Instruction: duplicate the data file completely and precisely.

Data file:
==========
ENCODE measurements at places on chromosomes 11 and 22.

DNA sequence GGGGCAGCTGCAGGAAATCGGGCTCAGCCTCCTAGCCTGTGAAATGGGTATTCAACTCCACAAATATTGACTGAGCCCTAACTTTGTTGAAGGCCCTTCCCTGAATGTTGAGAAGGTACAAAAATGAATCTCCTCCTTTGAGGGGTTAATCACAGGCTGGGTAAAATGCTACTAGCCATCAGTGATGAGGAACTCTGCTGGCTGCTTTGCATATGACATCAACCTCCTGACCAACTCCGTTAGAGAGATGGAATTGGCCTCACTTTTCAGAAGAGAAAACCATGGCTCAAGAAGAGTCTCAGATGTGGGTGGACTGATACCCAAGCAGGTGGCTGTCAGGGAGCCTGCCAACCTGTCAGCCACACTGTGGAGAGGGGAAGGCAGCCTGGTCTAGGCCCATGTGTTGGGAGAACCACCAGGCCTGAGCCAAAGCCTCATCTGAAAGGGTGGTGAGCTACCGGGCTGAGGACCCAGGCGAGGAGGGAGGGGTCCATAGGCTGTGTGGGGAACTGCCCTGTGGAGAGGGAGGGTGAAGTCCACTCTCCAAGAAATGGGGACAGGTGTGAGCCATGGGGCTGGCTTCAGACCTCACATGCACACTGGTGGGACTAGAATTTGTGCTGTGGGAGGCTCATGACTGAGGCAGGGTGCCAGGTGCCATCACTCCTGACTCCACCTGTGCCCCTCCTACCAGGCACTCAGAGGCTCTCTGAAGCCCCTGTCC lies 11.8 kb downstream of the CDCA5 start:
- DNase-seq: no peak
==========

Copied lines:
ENCODE measurements at places on chromosomes 11 and 22.

DNA sequence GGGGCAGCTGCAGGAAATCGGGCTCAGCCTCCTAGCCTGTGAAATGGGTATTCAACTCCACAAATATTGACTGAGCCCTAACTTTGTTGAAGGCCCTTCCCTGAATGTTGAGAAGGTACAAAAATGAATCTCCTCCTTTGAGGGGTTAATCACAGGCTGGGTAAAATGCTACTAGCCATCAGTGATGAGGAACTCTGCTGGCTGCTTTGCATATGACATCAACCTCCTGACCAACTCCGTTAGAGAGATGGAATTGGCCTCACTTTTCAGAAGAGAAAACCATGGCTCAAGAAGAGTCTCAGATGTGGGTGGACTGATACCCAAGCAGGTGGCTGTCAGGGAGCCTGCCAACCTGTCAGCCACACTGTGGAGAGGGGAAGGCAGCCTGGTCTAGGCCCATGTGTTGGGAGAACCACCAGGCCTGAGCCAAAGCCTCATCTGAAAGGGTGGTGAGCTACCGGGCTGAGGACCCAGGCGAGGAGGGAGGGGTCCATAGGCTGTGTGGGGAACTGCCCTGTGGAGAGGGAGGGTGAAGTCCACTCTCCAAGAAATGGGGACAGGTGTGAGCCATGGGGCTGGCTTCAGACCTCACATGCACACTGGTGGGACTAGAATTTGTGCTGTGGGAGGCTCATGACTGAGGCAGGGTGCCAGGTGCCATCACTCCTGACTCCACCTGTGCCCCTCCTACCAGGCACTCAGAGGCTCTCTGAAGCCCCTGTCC lies 11.8 kb downstream of the CDCA5 start:
- DNase-seq: no peak